Gold and bitcoin should be the Batman and Robin of alternate currencies who blast the fiat-evil together. Instead, they quarrel a lot about who's the best or whether one of them even exists as money.
Goldbugs point to their metal's intrinsic or objective value as knockdown proof of its superiority. By this they mean gold has inherent value because of factors such as its history as currency and its use in producing other goods such as jewelry or computers. They accuse bitcoin of being a currency-wanna-be, with no uses outside its own protocol. Some goldbugs go so far as to call bitcoin a scam because the currency is not tangible.
Two arguments are being made here. Neither one survives scrutiny.
Gold has intrinsic value. The truth: no currency, good or service has objective value. Not even water and food, which are essential to life, are valuable to a man who is committing suicide. The worth of everything is defined by people in varying contexts who act to achieve their own specific goals. In other words, value does not live within the object but is ascribed to it by human beings. This is true of both gold and bitcoin.
Bitcoin is not a real currency. The truth: anything accepted as a medium of exchange becomes the currency within that trade, including seashells, tulip bulbs, and goats offered as a bride-price. Or, as an economist friend likes to say, “if a dog eats it, it's dog food.”
The question now becomes, “is gold or bitcoin a better form of currency?” Adam Smith contributes the insight, "All money is a matter of belief." This refers back to the subjective theory of value, of course, but not all subjective values or beliefs are equal. That is, if a belief or trust in gold is widely held, then gold will be widely accepted as a currency. Although the words “better currency” can never escape the context of “better for whom and for what purpose,” it is reasonable for most people to prefer a currency that is almost universally accepted rather than one in which few people trust. Gold has the decided advantage here.
Gold has other clear advantages. It has a long history of value as a currency while bitcoin began to circulate in 2009. It has many alternate uses which props up its value as currency. (Here, bitcoin is considered only as a medium of exchange and not as a protocol that has a multitude of uses.)
In other standard features of a desirable currency, there is less of a discrepancy between gold and bitcoin. Both are scarce, with only 21 million bitcoins being possible. They are durable. They are divisible, with the tiniest bitcoin unit being a Satoshi or .00000001th of a whole coin. They are fungible. They require effort to produce and so are not prone to artificial inflation.
The basic difference between gold and bitcoin comes down to perception – Adam's act of belief or trust.
Perceptions change. And the perception of bitcoin's value is likely to grow dramatically in the next few years, closing the gap with gold. The reason? It comes down to a concept called “the benefits of adoption,” which is often confused with intrinsic value. For example, the benefits of adopting the habit of eating food is so high that food is often viewed as having intrinsic value.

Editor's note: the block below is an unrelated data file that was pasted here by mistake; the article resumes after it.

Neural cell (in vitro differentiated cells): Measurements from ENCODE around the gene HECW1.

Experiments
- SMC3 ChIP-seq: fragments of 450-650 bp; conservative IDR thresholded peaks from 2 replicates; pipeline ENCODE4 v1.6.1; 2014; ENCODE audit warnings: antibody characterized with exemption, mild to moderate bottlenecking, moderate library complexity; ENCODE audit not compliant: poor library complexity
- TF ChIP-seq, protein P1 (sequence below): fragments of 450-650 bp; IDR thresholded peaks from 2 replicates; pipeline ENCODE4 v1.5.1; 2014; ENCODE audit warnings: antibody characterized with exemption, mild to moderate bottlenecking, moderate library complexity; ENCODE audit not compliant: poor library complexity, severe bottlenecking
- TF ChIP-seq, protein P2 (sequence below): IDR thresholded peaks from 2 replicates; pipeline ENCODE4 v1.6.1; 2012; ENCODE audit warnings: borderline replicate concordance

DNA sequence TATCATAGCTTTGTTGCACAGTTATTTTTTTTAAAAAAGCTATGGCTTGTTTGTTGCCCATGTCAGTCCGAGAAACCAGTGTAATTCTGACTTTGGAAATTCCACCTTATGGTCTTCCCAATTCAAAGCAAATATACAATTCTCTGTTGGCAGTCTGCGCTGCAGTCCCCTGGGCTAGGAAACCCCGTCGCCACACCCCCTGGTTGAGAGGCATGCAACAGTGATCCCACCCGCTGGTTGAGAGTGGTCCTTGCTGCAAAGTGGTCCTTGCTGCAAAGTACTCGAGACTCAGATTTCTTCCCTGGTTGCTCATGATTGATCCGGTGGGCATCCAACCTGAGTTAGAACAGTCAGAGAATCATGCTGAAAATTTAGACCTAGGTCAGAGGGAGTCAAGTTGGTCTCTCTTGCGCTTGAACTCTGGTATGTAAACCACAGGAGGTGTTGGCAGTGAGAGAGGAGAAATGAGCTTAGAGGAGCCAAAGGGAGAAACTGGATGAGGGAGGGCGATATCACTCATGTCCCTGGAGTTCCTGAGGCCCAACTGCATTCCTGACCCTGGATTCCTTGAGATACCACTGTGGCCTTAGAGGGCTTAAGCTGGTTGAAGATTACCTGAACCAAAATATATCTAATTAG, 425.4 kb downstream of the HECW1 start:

The benefits of adopting bitcoin as a currency are more obvious every day. Some of them come solely from the nature of bitcoin itself. It can be transferred instantly over the Internet, and in large amounts. It is far more difficult to steal and costs nothing to store in a digital wallet.
Other benefits of adoption come from a mixture of bitcoin's nature and politics. Governments and central banks are racing to strip privacy and personal control away from money in order to rake in taxes (in their many forms) and to continue inflating. In India, for example, there is a push to link biometrics such as iris scans with bank accounts. In Japan, plans are underway to have the tourists expected for an upcoming Olympics 'register' and link their fingerprints to credit cards so that their hands become currency. Privacy is murdered in the process.
Bitcoin is one of the last sanctuaries for people who wish to mind their own business and let others do the same. Granted, it is not anonymous. The blockchain is an open ledger but it is one that resists scrutiny, especially by centralized authority. Bitcoins are transferred without credit cards, a credit report, identifying documents, a bank account or the other standard tools used to inform authorities of every cent being spent by every person.
Bitcoin also resists manipulation by governments and central banks. When crisis-Greece clamped limits onto the amount of money people could withdraw from their own accounts, for example, there was no comparable limit on bitcoins. None was possible. The use of bitcoin soared.
Another lesson from Greece: bitcoin moves seamlessly across borders. Gold was being confiscated by border guards who went so far as to remove jewelry from the necks of travellers. The same wealth in bitcoins could have been exported safely and saved from the greedy fingers.
The privacy and flexibility advantages scroll on and on. The mere fact that bitcoin does not bend to government requirements such as age restrictions means a vast segment of society can use their own wealth to their own benefit.
Perhaps it is sad that the benefits of adopting bitcoin are so heavily correlated with the rise of statism. If so, then there is an immediately heartening reality. Bitcoin exists. And other cybercurrencies. Freedom as well as wealth is being mined.